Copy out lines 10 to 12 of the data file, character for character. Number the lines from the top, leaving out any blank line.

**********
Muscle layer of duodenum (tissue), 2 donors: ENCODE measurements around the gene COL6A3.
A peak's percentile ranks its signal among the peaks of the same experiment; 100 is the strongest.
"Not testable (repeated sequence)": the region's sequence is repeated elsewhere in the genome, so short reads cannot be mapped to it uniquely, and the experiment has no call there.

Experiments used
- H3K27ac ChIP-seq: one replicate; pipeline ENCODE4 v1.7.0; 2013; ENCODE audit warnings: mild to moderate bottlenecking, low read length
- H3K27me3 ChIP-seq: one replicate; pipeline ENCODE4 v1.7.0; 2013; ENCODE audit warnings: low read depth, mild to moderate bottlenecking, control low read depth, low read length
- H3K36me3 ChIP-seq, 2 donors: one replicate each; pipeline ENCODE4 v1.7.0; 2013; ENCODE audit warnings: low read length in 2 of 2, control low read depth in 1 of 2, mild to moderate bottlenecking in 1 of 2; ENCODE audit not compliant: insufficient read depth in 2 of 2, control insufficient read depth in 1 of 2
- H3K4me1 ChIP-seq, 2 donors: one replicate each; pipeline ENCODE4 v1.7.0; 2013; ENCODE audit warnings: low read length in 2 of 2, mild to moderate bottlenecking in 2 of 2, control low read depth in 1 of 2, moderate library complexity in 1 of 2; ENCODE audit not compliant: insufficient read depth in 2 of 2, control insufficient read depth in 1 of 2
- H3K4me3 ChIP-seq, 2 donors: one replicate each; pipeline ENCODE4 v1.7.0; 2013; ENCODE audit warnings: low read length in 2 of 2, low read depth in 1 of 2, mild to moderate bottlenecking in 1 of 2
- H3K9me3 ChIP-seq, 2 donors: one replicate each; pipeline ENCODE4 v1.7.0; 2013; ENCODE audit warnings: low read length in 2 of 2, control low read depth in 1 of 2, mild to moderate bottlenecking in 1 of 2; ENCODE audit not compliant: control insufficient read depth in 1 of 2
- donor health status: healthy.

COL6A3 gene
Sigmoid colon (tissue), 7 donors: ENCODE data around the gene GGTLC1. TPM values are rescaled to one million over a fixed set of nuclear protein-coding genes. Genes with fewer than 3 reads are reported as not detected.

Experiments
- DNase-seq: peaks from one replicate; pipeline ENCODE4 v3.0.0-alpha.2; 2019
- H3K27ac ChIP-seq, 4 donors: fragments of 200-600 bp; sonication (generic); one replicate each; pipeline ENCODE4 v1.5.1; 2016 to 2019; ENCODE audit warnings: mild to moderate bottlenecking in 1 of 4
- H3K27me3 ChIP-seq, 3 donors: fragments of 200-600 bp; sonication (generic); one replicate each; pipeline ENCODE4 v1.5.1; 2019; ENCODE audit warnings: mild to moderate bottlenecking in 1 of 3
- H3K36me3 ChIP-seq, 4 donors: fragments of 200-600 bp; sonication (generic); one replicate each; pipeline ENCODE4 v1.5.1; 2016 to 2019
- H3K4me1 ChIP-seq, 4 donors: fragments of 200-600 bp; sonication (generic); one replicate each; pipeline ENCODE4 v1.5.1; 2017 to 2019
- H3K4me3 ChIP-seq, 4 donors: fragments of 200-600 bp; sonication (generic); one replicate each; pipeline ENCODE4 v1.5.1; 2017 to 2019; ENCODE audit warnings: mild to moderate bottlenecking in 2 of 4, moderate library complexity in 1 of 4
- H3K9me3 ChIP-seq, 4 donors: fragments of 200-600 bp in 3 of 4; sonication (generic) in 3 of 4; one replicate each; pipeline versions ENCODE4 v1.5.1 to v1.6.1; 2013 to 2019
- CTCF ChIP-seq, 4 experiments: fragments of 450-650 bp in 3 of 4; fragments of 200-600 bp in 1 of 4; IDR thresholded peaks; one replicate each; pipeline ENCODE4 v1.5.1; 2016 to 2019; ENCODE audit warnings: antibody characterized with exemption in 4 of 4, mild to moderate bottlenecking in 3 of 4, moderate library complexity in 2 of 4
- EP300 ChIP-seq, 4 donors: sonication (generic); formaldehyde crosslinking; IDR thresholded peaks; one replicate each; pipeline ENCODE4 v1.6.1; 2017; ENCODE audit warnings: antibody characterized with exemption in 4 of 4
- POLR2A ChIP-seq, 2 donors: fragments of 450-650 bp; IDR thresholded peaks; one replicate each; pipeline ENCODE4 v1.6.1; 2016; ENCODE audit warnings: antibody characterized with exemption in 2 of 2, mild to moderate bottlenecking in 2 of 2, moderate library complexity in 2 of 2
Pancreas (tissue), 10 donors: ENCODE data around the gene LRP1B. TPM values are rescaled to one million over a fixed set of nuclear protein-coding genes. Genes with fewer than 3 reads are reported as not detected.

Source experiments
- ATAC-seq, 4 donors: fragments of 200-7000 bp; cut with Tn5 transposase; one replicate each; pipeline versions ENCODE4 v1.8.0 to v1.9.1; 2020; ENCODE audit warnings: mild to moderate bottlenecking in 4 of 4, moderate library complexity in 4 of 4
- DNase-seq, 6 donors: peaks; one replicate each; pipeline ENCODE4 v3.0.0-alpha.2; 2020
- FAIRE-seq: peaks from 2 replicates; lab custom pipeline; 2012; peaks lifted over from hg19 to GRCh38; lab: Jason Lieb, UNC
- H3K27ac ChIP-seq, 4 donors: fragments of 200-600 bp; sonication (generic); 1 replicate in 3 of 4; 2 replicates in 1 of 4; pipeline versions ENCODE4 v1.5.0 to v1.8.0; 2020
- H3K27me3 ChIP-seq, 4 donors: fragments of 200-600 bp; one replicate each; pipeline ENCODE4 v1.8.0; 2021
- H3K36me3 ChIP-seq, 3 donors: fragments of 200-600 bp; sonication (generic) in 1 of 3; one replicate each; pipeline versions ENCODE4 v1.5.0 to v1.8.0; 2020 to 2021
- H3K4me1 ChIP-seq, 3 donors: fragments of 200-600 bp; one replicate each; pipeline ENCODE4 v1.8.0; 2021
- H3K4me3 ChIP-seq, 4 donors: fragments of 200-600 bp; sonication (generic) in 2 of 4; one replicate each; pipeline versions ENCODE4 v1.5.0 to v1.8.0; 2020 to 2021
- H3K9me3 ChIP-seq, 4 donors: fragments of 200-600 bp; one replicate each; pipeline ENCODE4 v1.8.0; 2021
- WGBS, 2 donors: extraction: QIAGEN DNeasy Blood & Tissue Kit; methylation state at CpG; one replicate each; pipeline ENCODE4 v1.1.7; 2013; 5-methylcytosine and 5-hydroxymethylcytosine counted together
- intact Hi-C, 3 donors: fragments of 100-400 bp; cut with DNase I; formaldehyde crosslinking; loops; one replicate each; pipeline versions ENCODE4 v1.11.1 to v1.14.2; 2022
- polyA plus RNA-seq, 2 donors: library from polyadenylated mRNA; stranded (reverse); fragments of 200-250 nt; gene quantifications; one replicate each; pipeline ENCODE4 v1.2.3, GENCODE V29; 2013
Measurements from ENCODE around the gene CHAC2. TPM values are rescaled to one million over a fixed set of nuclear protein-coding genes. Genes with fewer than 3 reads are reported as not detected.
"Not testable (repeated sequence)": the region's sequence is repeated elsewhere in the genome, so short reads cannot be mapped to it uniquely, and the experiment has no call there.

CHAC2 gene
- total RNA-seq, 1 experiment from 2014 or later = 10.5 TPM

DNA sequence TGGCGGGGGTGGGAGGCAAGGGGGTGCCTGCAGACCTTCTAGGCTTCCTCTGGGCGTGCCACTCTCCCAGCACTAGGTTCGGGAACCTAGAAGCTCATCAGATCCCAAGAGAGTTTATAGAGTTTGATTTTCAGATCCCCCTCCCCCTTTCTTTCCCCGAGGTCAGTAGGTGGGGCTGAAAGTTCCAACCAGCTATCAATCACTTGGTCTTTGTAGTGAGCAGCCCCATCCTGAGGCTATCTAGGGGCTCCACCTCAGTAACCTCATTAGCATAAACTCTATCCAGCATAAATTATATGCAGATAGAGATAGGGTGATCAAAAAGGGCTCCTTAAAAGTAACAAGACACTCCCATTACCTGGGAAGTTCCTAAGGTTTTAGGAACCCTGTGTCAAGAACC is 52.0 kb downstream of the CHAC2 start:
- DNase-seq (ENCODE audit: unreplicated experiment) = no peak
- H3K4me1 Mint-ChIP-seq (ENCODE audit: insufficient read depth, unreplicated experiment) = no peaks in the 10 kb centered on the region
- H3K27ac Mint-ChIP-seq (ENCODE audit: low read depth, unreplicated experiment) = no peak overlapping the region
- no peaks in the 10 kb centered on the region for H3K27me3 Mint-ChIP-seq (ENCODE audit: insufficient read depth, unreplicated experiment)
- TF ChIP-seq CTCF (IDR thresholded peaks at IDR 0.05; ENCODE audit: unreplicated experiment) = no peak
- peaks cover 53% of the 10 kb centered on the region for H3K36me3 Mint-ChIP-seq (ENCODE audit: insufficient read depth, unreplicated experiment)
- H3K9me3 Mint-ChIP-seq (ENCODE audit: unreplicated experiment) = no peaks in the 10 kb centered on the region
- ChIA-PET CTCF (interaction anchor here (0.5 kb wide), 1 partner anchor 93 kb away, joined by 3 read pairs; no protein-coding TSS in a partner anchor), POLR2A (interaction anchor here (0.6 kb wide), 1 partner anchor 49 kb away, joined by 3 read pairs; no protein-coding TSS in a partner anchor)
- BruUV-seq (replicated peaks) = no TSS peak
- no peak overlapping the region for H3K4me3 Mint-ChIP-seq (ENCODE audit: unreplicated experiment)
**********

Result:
- H3K9me3 ChIP-seq, 2 donors: one replicate each; pipeline ENCODE4 v1.7.0; 2013; ENCODE audit warnings: low read length in 2 of 2, control low read depth in 1 of 2, mild to moderate bottlenecking in 1 of 2; ENCODE audit not compliant: control insufficient read depth in 1 of 2
- donor health status: healthy.

COL6A3 gene